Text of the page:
Just a few days ago, Petrolicious featured my article called, “Bertone Faces Bankruptcy” explaining the recent news Bertone’s troubles, with an abridged history. What I perhaps didn’t touch on enough was that much of Gruppo Bertone’s most cherished designs in recent memory, were actually penned by Mr. Marcello Gandini.
Born on August 26th 1938 in Torino, Gandini belongs to a trio of famous Italian car designers all born the same year within months of each other, along with Giorgetto Giugiaro and Leonardo Fioravanti.
When looking at Gandini’s career in retrospect, he has one of the most impressive client lists of any car designer in history, including Alfa Romeo, BMW, Bugatti, Cizeta, Citroën, De Tomaso, Ferrari/Dino, Fiat, Iso Rivolta, Lamborghini, Lancia, Maserati, and Renault.
Gandini’s career was thrust forward in 1965 because Bertone’s then-chief designer, Giorgetto Giugiaro, moved to Ghia. Gandini stepped into Giugiaro’s position, working for Bertone until 1980, which would turn out to be the most important period in Gandini’s career.
One thing Gandini should perhaps be better known for is pioneering the concept of Scissor Doors, with the 1968 Alfa Romeo 33 Carabo prototype and should indeed be recognised as one of the founding fathers of the modern italian supercar, responsible for designing both the Lamborghini Miura and Countach at Bertone. Always striking is the fact that these two cars couldn’t look more different; the Miura is smooth and fluid whilst the Countach is sharp and angular, yet they’re from the same designer for the same marque, with one being successor to the other.
When you assess all of Gandini’s work, his designs were typically more angular, embracing straight lines and corners. Whether or not this is due to the cyclical nature of automotive fashion is unclear, but Gandini himself stated in an interview in 2009, that his “design interests are focused on vehicle architecture, construction, assembly, and mechanisms - not appearance.” This substance over style mantra is seen in many of his designs, after all, good design itself is inherently beautiful.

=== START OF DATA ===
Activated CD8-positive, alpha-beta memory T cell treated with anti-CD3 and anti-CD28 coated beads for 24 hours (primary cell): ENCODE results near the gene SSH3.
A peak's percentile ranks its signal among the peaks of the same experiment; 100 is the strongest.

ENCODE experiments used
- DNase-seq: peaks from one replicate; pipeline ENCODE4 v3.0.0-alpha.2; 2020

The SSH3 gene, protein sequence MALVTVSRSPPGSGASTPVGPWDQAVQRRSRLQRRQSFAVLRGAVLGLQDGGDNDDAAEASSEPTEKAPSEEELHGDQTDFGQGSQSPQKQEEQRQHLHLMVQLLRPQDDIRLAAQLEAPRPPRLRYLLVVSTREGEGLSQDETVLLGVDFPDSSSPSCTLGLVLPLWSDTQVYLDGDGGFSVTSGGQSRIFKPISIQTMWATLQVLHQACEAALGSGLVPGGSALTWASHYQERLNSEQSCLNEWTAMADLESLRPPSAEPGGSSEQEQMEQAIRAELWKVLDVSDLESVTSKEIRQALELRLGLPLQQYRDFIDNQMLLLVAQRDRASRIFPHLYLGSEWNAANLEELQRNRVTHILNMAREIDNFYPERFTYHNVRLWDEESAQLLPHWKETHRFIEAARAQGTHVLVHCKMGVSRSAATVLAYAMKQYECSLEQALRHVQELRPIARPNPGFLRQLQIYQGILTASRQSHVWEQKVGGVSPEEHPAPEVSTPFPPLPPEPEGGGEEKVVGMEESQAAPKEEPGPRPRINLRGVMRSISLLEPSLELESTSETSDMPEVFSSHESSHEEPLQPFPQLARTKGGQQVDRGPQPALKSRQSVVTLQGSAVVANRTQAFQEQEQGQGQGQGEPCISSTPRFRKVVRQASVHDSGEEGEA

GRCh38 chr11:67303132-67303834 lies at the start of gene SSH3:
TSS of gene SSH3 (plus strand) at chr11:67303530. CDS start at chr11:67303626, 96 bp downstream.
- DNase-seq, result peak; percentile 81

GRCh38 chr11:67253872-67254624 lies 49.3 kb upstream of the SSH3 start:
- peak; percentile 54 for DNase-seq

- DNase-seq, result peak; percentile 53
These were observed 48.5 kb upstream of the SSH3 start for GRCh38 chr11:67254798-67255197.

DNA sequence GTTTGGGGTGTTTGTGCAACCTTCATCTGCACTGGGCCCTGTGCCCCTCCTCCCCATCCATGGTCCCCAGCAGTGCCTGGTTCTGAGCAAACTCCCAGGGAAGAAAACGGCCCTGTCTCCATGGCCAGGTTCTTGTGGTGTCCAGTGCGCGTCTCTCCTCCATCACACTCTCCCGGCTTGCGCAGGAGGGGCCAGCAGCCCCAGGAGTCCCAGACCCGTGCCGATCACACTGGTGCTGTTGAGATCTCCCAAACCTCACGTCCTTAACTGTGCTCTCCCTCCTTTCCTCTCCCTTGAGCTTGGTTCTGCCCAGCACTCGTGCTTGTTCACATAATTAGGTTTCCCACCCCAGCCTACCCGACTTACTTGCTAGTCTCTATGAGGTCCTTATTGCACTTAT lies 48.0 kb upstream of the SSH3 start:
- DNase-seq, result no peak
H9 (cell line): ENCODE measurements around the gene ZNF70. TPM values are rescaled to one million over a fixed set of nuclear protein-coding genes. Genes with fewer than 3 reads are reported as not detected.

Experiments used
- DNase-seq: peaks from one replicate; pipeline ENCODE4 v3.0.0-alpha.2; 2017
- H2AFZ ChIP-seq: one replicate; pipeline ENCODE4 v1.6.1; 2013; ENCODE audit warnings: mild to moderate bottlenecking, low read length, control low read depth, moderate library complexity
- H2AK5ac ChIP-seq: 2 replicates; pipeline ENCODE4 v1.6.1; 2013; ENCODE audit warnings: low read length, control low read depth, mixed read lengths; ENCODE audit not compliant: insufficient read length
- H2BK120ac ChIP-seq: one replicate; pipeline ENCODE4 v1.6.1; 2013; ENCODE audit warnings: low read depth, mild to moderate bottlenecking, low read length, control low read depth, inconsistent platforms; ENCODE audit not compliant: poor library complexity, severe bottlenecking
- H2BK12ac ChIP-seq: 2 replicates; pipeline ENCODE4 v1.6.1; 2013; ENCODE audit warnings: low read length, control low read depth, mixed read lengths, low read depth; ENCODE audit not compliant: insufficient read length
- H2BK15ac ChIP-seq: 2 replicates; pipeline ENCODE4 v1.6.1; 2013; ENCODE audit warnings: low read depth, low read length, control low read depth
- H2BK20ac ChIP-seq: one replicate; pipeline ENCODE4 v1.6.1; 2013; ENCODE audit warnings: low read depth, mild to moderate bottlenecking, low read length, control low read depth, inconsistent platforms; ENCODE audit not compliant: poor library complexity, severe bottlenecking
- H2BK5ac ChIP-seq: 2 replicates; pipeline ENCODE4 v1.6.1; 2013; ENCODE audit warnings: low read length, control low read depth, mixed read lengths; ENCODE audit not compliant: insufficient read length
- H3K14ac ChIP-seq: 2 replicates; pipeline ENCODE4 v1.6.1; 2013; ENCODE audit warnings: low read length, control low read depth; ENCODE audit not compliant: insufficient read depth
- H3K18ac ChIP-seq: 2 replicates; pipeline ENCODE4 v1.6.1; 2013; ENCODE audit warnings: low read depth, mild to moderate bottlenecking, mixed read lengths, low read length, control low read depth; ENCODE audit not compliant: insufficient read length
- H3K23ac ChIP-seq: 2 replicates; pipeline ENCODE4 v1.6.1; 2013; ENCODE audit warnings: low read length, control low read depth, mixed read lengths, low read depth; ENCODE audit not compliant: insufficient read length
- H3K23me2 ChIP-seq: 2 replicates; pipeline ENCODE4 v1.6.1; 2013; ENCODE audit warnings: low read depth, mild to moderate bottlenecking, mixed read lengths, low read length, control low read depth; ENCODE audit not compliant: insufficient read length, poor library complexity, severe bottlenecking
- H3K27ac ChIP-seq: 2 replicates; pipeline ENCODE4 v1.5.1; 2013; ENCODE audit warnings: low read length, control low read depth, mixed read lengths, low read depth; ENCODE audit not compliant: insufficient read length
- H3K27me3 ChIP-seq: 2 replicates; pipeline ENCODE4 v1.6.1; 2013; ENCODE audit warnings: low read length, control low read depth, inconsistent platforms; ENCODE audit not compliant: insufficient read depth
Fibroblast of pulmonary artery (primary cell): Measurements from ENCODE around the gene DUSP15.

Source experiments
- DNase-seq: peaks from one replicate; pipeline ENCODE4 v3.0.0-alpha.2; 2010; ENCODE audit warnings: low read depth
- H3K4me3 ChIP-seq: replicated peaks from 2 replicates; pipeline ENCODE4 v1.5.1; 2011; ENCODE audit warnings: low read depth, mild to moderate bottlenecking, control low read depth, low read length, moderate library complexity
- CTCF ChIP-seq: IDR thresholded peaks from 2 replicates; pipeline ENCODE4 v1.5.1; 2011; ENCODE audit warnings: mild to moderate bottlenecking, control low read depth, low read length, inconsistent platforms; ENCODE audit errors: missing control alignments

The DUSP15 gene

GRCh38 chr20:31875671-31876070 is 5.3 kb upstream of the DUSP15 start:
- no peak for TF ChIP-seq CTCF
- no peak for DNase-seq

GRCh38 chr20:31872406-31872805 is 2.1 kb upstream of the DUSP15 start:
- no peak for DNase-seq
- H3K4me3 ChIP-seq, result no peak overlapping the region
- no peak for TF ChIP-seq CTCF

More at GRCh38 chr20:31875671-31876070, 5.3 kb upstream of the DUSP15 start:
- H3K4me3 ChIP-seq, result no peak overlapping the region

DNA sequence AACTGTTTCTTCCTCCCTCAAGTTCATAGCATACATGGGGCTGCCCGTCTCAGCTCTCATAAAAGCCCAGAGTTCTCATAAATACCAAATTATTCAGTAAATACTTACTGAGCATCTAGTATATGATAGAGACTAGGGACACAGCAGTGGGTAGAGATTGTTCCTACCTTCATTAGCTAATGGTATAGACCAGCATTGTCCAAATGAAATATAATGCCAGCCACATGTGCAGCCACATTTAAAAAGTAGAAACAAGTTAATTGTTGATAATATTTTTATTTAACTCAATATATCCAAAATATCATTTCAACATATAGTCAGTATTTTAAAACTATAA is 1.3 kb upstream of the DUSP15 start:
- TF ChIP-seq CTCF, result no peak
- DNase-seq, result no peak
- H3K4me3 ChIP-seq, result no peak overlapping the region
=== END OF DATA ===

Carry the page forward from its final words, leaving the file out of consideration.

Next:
The Lancia Stratos is also one of his most famous and coveted works, which began development as a concept car for the 1970 Turin car show. The cheese wedge-profiled ‘Stratos Zero’ is the car that most non-Petrolisti may best recognise from Michael Jackson’s 1988 film, Moonwalker. A legendary story tells of how Nuccio Bertone showed up for an appointment at the Lancia factory in it and was allegedly refused entry. Cannily, he then simply drove the thigh-high car under the waist-high barrier and went to the meeting that ultimately resulted in a production contract. The rally and production Stratos differed much from the Zero concept, but was indeed the catalyst required for production. Throughout the 1970’s, the Stratos dominated rally competitions and lined the bedroom walls of young Petrolisti worldwide and still frequently polls at the top of many people’s dream car lists.
When Gandini left Bertone in 1980, he pursued freelance automotive, industrial, and interior design, including home architecture, interiors, and even the body styling of the Heli-Sport CH-7 helicopter. It was after Bertone however where he created his most famous designs in terms of production volume, the Citroën BX and the Renault Supercinq (Second Gen Renault 5).
I actually own a 1990 Supercinq (that has not moved for several months, sadly) and I adore the shape and simply looking at it, despite being indifferent to actually driving it. Designing the Second Generation Renault 5 must have been a tough act to follow considering its importance and cult status. Gandini respectfully followed the lines laid down by Michel Boué and retained the charm of the original, modernizing it with many of his own styling cues.
The BX is one of the most interesting looking family cars ever produced and Gandini’s fingerprints are all over it. It’s mix of weird and wonderful, and unconventional, futuristic looks are what made it a winner, with nearly 2.5 million produced over 12 years. It summarises everything to be loved about the Citroën marque and in my opinion, was the last truly loveable car produced by the company.
Amongst Gandini’s more recent designs are the Lamborghini Diablo and Bugatti EB110, both still amongst the fastest production cars on earth and today, the ever enigmatic Gandini is still alleged to be active in the car design industry with unconfirmed reports of working with Indian automotive giant, Tata. One thing is certain though, Gandini is rightly celebrated as one of the world’s authorities on car design, I’m just very glad that I can say that I own a little slice of it.
by Johni Parker